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Daikin announces world’s first laser technology for remote detection of R32 refrigerant leaks

Brussels, November 30th 2023 – Our mother company, Daikin Industries, Ltd., along with Tokyo Gas Engineering Solutions Corporation and RIKEN National Research and Development Agency announce the development of the world’s first laser-based technology that remotely detects leaks of HFC-32 (R32) refrigerant. Additionally, Daikin and TGES have jointly collaborated on a prototype for a portable R32 detector that incorporates this technology and demonstrates the capability to remotely detect R32 up to 10 meters away. In the future, the two companies are looking to further boost detection sensitivity of this device and conduct on-site testing in 2024 with the aim for commercialization in 2025.

 

Air conditioning, heating and refrigerating systems contain an enclosed gas called refrigerant that is essential for the heating and cooling of air. Hydrofluorocarbons (HFC) are the most commonly used substance for refrigerants. Global warming mitigation requires both an urgent reduction of the Global Warming Potential (GWP) of refrigerants used in mentioned systems, as well as taking measures to prevent leaks of those refrigerants. R32 has gained worldwide recognition as a low GWP refrigerant and is currently used in more than 130 countries. With greater global attention being focused on R32 refrigerant leaks, Daikin and its partners hope to help curtail greenhouse gas emissions through the practical application of this technology and utilize its capability to accurately and efficiently detect R32 leaks.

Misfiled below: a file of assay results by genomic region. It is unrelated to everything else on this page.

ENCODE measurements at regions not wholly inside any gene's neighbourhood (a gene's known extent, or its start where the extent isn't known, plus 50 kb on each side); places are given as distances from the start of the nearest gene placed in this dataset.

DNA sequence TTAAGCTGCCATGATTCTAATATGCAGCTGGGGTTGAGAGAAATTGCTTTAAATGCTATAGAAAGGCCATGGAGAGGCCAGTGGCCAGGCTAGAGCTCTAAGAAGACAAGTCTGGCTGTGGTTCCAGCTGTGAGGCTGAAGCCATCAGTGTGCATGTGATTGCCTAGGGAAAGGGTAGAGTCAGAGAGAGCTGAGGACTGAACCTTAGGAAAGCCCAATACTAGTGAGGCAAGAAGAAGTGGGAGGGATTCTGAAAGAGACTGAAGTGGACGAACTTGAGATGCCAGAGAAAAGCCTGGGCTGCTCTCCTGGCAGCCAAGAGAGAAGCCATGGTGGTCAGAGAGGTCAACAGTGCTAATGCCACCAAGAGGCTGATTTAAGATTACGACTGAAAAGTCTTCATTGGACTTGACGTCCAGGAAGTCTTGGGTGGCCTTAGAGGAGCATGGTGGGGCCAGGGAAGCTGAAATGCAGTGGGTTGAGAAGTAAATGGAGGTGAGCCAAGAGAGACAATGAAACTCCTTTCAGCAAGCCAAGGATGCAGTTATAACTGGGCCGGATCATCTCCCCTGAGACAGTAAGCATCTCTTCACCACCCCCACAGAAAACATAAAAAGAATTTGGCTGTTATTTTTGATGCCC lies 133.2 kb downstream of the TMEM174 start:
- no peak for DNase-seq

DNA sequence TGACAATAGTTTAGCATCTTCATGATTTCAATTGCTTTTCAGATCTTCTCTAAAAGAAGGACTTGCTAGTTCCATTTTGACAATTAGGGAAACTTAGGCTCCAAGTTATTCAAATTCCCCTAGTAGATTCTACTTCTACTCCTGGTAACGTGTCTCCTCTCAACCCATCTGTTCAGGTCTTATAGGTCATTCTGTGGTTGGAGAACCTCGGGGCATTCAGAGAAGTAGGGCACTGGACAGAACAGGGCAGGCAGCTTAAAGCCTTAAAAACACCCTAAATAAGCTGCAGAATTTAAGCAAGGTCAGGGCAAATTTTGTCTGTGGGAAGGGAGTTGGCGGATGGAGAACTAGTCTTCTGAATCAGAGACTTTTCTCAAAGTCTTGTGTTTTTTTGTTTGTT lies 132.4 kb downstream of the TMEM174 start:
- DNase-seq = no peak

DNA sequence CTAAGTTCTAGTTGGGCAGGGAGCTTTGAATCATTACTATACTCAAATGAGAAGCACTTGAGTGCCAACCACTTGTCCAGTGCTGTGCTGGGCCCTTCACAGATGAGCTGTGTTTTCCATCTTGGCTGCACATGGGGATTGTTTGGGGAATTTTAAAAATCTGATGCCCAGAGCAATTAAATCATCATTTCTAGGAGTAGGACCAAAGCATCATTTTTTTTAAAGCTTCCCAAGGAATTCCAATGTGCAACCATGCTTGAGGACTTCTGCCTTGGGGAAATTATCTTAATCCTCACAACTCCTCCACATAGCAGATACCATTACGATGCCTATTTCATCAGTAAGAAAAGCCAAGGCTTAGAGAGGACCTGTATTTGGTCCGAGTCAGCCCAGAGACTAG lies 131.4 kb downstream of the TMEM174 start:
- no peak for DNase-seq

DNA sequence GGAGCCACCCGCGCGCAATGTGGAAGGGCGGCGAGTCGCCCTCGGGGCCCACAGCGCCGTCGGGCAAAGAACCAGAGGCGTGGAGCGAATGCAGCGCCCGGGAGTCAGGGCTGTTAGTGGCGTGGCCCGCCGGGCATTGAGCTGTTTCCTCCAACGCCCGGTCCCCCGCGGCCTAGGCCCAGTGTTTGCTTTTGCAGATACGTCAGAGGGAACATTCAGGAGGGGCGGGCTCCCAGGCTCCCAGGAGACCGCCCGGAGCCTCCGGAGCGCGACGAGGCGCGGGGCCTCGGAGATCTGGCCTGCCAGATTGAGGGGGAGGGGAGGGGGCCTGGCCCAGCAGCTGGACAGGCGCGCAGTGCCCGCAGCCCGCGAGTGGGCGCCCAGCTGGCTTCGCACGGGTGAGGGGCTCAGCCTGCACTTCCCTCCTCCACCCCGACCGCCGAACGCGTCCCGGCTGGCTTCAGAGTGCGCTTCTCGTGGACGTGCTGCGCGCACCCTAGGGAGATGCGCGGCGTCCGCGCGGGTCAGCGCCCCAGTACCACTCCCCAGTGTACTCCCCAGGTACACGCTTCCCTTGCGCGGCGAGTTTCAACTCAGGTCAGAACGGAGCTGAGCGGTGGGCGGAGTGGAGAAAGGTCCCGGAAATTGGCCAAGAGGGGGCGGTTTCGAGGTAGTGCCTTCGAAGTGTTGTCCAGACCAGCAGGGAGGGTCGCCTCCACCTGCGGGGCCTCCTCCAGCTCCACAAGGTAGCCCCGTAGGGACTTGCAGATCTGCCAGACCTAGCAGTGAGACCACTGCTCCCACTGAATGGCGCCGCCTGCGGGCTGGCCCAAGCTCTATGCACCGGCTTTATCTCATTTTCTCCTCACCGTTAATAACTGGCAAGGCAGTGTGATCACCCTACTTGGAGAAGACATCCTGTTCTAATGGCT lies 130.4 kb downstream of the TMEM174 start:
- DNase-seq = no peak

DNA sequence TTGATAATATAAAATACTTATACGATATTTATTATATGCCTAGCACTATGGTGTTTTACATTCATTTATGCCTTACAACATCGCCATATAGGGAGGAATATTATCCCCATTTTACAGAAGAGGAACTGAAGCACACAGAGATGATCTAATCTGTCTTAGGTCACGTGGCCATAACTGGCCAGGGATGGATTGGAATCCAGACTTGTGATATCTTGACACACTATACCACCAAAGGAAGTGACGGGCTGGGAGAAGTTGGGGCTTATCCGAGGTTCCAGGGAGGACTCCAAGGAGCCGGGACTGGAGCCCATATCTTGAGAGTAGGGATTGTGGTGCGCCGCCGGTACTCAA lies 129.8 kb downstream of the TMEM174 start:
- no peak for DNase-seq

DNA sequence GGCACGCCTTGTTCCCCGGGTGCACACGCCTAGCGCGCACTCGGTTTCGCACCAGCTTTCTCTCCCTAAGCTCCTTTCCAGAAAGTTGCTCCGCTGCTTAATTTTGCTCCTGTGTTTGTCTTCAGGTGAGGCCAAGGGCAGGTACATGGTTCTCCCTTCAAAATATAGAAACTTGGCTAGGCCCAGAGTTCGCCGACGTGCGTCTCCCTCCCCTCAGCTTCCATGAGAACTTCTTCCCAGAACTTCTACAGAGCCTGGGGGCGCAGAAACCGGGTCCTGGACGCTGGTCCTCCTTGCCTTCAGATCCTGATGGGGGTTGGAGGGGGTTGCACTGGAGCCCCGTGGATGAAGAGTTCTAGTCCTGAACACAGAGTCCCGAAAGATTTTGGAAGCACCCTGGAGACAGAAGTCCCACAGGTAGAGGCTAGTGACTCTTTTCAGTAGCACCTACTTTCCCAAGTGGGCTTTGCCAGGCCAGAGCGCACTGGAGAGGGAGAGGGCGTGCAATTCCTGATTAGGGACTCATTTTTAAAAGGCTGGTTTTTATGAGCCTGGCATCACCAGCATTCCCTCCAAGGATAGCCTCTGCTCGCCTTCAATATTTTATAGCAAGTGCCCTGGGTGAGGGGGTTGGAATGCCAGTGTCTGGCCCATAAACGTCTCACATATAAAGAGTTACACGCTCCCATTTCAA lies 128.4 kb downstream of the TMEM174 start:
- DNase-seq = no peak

Currently, on-site inspections for air conditioner refrigerant leaks typically employ an air sampling method*1 in which after sales service personnel carry the inspection equipment to areas of suspected leakage points to take and evaluate air samples. Because air conditioners and piping are often installed in high places, such as ceilings, requiring a stepladder or are located in narrow spaces that are difficult for after sales service personnel to enter, considerable time and effort are often required for leak inspections. Worker safety may also be a concern, and getting inspection equipment near the air conditioner may be extremely difficult. However, by aiming a laser  from a distance and irradiating the path in the vicinity of the targeted object, this newly developed portable detector can efficiently confirm the presence of a R32 leak. Compared to conventional air sampling methods, this is expected to significantly reduce work hours and improve safety while ensuring a prompt countermeasure.

Moreover, this technology and detector can detect refrigerant blends that contain R32, including the previously mainstream refrigerant R410A*2. In addition to detecting refrigerant leaks from equipment in use, this detector can also be used in various other situations within the circular economy of refrigerants, such as detecting leaks from discarded equipment and monitoring leaks at refrigerant reclamation plants, to curb greenhouse gas emissions even further. In the future, three parties will aim to contribute to a sustainable society through implementation of this technology and detector. 

*1   This method detects refrigerant that comes in contact with a sensor built into the testing equipment.

*2   R410A is a refrigerant that is a 50:50 blend of R32 and R125 and has a global warming potential that is approximately three times more than that of R32.

Overview of R32 remote detection

This detector emits an infrared laser with a wavelength corresponding to the near-infrared absorption wavelength band unique to R32 that was jointly identified by RIKEN and Daikin*3 and uses a lens to collect light that is diffusely reflected from walls. It applies the high-sensitivity detection technology used in TGES’s remote detector for detecting methane*4, the main component of natural gas, and adapts it for R32 to measure the attenuation of reflected light that occurs when R32 is present in the laser beam path. Detection is possible up to a distance of approximately 10 meters and through windows.